Arundhati Roy is at her best in the essays that have been written through the eyes of a novelist, and not those of a political commentator
In her latest book Azadi: Freedom. Fascism. Fiction., Arundhati Roy continues her dissenting voice as a writer-activist that had begun with her essay in political criticism, ‘The End of Imagination’ (1998). While reviewing Azadi, I would like to reflect on the nature of Roy’s political criticism.
Azadi is a collection of nine essays, some written for magazines and periodicals, and some delivered as public lectures between 2018 and 2020. The pieces offer a strong criticism of Prime Minister Narendra Modi and the network of forces associated with his regime. The essays, therefore, cover mainly the contemporary political turbulence in India — mob lynching, attacks on minorities, the Kashmir problem, the crisis in Assam, demonetisation, CAA-NPR-NRC, the arrest of activists, the conspiracy of Pulwama and Balakot attacks, and the mismanagement of the pandemic, among others.
Language of rain
What gives unity to these standalone articles is an attempt to frame contemporary happenings with the idea of ‘azadi’ — freedom for Kashmir and novel-writing as freedom with responsibility. But Roy is at her best in “the essays that have been written through the eyes of a novelist and the universe of her novels”. The very first one in the collection and also the most appealing of her pieces, ‘In What Language Does Rain Fall Over Tormented Cities?’ formulates novel writing as an art of translation. While narrating the story of the separation of Hindi and Urdu, it demonstrates how her ‘novels are written in one language but imagined in several languages’. Another essay, ‘The Graveyard Talks Back’, skilfully weaves the making of her literature and political criticism, reflecting on fiction in the time of fake news.
‘The Language of Literature’ ruminates on her own experience of being a writer during these times, particularly in India. These are indeed worth our time. But the rest of the essays are a quilt woven with facts meant to denigrate a predetermined enemy.
Certainly, Azadi is an instance of fearless speech, speaking truth to power. Roy confronts the authorities and forces that are larger than the nation-state and packs her condemnation with facts, statistics, examples, and anecdotes drawn from newspapers and other media. But the manner of her criticism is questionable — the way she reads contemporary events symptomatically to suit her agenda.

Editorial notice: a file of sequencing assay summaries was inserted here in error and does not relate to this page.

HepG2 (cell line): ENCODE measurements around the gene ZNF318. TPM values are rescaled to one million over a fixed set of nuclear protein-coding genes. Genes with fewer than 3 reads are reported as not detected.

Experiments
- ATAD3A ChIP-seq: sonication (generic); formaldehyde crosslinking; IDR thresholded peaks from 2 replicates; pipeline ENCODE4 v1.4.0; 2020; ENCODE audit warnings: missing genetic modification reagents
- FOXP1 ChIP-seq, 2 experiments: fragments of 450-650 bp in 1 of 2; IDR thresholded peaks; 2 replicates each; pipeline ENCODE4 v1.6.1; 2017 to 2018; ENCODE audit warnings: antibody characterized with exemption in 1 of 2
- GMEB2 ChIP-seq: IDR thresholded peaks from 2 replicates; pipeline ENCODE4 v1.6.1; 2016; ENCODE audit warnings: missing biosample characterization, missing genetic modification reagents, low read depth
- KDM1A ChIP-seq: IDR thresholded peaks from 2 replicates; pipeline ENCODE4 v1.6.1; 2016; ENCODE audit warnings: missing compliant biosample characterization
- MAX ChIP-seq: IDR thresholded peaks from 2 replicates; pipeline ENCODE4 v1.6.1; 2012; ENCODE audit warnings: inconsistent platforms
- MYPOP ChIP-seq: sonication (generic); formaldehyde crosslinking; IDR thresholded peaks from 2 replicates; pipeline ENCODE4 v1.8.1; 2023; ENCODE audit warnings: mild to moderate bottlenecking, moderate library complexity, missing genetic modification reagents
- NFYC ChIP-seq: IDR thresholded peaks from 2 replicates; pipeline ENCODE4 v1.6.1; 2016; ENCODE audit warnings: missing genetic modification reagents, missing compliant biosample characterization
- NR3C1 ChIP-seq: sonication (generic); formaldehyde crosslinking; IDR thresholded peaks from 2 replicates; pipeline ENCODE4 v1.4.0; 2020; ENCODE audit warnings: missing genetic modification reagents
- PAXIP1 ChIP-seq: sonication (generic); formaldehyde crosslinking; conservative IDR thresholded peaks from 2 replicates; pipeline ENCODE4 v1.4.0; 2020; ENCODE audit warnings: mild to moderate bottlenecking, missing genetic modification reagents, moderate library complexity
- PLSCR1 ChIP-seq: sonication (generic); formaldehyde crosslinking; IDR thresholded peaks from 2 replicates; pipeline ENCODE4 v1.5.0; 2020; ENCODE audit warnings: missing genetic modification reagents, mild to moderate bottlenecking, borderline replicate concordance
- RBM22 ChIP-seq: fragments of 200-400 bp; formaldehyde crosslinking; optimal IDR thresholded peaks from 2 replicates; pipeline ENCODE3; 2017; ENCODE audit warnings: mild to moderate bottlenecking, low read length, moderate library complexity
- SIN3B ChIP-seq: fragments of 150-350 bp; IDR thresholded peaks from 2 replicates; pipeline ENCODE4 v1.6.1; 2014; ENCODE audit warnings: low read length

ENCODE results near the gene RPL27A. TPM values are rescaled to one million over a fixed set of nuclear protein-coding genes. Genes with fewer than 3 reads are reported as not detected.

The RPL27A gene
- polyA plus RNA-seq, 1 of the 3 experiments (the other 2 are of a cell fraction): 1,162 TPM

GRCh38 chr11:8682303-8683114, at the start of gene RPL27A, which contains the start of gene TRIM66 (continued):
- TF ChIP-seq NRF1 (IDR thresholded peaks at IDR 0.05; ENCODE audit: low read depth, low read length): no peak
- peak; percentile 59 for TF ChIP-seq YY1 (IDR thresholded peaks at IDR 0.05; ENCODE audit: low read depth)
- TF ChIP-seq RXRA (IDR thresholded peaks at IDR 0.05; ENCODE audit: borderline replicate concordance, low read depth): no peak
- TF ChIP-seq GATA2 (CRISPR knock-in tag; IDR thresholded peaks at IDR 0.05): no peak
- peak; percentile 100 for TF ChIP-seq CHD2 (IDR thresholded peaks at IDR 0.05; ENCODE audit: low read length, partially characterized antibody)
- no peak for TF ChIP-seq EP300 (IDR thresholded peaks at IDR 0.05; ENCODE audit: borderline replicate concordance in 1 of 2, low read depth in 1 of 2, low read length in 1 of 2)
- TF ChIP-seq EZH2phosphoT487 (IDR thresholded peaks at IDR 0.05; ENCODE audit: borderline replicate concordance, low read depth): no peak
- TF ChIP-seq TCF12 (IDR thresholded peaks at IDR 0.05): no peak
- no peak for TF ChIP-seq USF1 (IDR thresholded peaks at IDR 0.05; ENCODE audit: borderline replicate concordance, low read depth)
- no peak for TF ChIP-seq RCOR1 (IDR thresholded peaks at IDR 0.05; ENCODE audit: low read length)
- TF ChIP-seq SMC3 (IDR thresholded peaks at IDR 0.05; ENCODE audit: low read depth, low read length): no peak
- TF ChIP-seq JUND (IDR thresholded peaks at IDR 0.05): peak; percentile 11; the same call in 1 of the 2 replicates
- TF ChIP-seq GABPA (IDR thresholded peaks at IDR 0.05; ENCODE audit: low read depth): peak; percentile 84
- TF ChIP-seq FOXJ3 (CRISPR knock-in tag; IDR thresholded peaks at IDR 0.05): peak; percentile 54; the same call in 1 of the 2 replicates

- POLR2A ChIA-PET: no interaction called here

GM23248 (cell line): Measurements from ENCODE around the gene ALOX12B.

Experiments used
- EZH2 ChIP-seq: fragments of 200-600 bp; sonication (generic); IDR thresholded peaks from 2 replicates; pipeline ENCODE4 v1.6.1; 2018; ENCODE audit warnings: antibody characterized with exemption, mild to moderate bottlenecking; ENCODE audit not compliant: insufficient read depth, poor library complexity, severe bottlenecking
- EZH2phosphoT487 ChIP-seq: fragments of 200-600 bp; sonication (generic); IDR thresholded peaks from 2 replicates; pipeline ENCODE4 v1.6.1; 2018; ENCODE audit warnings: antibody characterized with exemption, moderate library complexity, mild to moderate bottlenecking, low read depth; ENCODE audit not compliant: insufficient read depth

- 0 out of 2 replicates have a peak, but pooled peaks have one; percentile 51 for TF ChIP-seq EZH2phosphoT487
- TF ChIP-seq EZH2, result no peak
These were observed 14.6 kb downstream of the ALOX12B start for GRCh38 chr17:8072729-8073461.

Roy’s political criticism does not develop an adequate critique of Modi’s governance and allied forces. It lacks the very nature of an ideal critique, the practice of not only showing what is wrong with the object of criticism, but also accounting for why things are the way they are. For example, the essay ‘Election Season in a Dangerous Democracy’ reads like a charge sheet, hardly developing any explanation. It, therefore, would have been useful if her criticism had accounted for the conditions of possibility — the forces that produced the present government, including the people who wanted this regime.
Most of these pieces seem to believe in changing the world with rhetoric and polemics. In her ‘Statement at Hum Dekhenge All India Convention of Writers and Artists,’ addressed to comrades-in-arms, Roy gives a clarion call to “artists, writers, musicians, painters and filmmakers to prepare themselves to be unpopular and to put themselves in danger in order to win a world”. Her political commentary, however, advanced more with preconceived hatred than an enquiry-based political philosophy, does not make us think; nor is the language of the writer-activist fashioned to influence Modi followers. For example, notice the diatribes in another article, “This government has wounded India’s soul so very deeply. It will take years for us to heal (…), we must vote to remove these dangerous, spectacle-hungry charlatans from office”. This kind of language thrills only Modi critics, but does not make any attempt to convert the other side.
Azadi, in the end, remains a book of records that fashions facts with rhetorically intense prose — witty, lyrical, overwhelming. An uncritical reader or lover of beautifully knit clauses and sentences is likely to be enchanted by the aestheticisation of her polemics. However, if we have followed the news at least once a week, Roy’s narratives won’t treat us with new facts and insights. They certainly offer meaty stuff to foreign readers and, of course, some speeches and pieces were indeed originally addressed to audiences abroad.
If it is unfair to expect a social scientist’s mode of critical inquiry from a novelist, but at least intuitive critical reflections from a public intellectual’s position, such as U.R. Ananthamurthy’s (who also critiqued the Modi era in his Hindutva or Hind Swaraj, 2016), would have served her project of achieving ‘freedom’ better.
Arundhati Roy’s political criticism engages with matters of concern but remains an incomplete critique. It shows less and shouts more. Nevertheless, it is fruitful if it nudges us to think about what kind of political order we need to imagine in order to create a good democracy.
Azadi: Freedom. Fascism. Fiction; Arundhati Roy, Penguin, ?499.
source: The Hindu